"Freedom is never voluntarily given by the oppressor; it must be demanded by the oppressed. "
Martin Luther King, Jr.
I was watching Glenn Beck this afternoon talk with Dr. Alveda King, MLK's niece. She is coming under fire for daring to speak at Saturday's rally in DC, "Restoring Honor". But she wasn't sad. She wasn't angry. She felt it was her place to be there. And I feel it is my place to be there too.
Dr. Alveda King's stance on abortion is astounding. She shares on her website how she feels abortion is targeted to minorities and explicitly designed to eliminate them by Planned Parenthood. I will point you to look at these videos. However, do it alone. They will make you sick to your stomach. They are about abortions. She makes a point, as well, that until America sees abortion, they will never reject it. These are not for the weak: http://www.priestsforlife.org/images/index.aspx
Why do I bring this up? Because like Dr. King, I sense the time has come for America to stand on her principles, regain her honor, and forevermore be the beacon of light she once was. It's not too late. It's not too late to aspire for the best. It's not too late to dream...
Yes, I have a dream too. I have a dream that once again we put God back
into our world, our schools, our homes, and our lives.
I have a dream that America reverses this awful, dangerous course we are on and
is restored to the "dream" of our forefathers.
I have a dream that honorable, righteous, Constitution loving and abiding individuals are in Congress and offices all across this land.
I have a dream that "We the people" means something again.
I have a dream of life, liberty and the pursuit of happiness for my kids and grandkids.
America just do it - dream!
That being said, below my name is Dr. Martin Luther King's "I have a dream" speech. The more I learn about him, the more I am convinced he would be sickened if he saw what has his legacy has been used to do: pit us against each other, instead of bringing us together. Dr. Alveda confirmed this as well. She says he promoted peace, not violence, charity, not welfare, love, not hate. Exactly! Shut up Al Sharpton and Jesse Jack.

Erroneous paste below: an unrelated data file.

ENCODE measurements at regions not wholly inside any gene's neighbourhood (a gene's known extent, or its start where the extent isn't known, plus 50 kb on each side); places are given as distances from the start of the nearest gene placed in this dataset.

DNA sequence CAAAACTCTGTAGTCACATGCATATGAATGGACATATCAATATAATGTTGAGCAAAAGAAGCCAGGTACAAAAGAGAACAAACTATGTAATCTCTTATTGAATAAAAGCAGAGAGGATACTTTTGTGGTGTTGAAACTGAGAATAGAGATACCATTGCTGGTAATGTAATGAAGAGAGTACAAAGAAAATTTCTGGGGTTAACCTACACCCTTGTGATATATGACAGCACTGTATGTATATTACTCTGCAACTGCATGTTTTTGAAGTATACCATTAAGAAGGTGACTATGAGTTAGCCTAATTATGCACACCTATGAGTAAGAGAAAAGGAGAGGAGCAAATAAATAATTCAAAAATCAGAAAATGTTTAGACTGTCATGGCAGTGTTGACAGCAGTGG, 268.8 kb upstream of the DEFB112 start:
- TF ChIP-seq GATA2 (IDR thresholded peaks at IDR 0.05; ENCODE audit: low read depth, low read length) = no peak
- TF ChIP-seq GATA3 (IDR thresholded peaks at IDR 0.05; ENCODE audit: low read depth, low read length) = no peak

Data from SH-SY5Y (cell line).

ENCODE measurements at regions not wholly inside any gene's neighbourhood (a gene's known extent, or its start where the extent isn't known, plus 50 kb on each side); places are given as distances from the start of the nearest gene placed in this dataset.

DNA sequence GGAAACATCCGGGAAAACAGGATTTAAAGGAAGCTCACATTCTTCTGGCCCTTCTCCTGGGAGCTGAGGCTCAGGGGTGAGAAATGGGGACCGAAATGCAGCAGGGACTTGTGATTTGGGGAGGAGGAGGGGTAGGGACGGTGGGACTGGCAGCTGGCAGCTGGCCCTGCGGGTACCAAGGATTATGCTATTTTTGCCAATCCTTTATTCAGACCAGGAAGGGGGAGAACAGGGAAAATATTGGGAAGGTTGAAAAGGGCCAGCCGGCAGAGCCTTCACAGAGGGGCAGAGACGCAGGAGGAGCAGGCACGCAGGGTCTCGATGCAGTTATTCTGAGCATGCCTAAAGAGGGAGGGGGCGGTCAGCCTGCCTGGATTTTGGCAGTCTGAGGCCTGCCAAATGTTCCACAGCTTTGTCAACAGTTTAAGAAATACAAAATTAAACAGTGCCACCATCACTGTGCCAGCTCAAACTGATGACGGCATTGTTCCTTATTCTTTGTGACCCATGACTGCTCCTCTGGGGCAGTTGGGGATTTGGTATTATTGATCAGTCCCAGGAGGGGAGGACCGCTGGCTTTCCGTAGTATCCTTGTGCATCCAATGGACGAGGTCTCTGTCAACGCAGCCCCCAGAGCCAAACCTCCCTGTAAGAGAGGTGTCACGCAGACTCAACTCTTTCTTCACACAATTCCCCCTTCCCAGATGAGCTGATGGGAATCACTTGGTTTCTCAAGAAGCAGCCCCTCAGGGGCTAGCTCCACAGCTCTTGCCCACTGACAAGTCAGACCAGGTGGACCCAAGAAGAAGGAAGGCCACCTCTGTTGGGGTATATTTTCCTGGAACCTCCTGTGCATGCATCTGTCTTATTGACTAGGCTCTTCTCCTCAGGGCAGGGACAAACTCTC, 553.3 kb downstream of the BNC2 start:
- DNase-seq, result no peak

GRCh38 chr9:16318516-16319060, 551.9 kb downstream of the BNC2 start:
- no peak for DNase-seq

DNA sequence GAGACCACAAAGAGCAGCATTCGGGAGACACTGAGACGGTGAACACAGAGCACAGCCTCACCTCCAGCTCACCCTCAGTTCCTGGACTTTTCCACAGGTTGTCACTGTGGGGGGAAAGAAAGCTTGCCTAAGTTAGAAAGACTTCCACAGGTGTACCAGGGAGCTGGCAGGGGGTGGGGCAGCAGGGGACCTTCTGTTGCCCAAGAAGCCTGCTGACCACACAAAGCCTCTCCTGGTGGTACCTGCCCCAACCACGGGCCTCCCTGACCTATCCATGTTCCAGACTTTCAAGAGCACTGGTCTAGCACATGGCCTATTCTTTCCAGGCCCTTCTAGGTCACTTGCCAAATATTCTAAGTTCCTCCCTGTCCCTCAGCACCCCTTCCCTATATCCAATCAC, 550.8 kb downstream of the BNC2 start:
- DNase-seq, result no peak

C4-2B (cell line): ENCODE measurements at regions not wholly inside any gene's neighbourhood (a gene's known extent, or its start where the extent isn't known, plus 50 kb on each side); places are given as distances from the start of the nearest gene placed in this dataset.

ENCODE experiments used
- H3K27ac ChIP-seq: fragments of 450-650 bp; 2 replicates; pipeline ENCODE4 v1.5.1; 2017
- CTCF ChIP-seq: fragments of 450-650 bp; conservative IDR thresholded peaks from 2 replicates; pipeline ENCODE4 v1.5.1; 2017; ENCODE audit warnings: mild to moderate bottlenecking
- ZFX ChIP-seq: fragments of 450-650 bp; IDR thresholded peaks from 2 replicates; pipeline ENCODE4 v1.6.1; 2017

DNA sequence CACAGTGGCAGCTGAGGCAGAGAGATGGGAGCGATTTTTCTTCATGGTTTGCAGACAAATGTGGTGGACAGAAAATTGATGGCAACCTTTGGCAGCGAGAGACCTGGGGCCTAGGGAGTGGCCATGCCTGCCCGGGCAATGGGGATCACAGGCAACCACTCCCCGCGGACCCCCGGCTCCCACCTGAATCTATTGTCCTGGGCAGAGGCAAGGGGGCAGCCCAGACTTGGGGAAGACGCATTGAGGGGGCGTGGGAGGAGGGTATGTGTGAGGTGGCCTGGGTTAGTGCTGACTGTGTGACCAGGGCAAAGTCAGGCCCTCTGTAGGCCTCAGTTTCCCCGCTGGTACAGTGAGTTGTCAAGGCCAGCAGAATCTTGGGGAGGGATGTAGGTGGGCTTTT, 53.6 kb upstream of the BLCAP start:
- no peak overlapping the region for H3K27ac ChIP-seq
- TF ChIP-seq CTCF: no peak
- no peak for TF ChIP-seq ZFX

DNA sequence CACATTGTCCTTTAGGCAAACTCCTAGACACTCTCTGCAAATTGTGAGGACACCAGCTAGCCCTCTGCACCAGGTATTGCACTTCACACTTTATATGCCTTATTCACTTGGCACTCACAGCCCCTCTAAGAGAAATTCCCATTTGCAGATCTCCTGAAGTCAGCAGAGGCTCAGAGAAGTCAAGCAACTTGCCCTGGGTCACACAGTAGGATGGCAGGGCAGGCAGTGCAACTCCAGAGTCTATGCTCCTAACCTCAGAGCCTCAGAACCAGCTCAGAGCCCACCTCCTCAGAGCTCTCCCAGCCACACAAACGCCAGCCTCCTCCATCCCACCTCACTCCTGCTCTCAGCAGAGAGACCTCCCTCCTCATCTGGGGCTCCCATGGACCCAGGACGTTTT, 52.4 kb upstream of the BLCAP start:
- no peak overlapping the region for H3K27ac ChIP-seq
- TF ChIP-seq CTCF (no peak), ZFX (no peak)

After reading it, please stop and pray for the 8/28 rally. I will be there with Dean and thousands of others. I have already walked the entire mall and prayed when I went up there in July. We will be safe. But your prayers are needed, not just for us, but for the people to kneel and humble themselves so God can heal our land. No more time can be wasted waiting for someone else to do it.
Talk to you on Monday.
I Have a Dream - Address at March on Washington, August 28, 1963. Washington, D.C.
I am happy to join with you today in what will go down in history as the greatest demonstration for freedom in the history of our nation. [Applause]
(keep reading - click Read More on the left)
(keep reading - click Read More on the left)
Five score years ago, a great American, in whose symbolic shadow we stand signed the Emancipation Proclamation. This momentous decree came as a great beacon light of hope to millions of Negro slaves who had been seared in the flames of withering injustice. It came as a joyous daybreak to end the long night of captivity.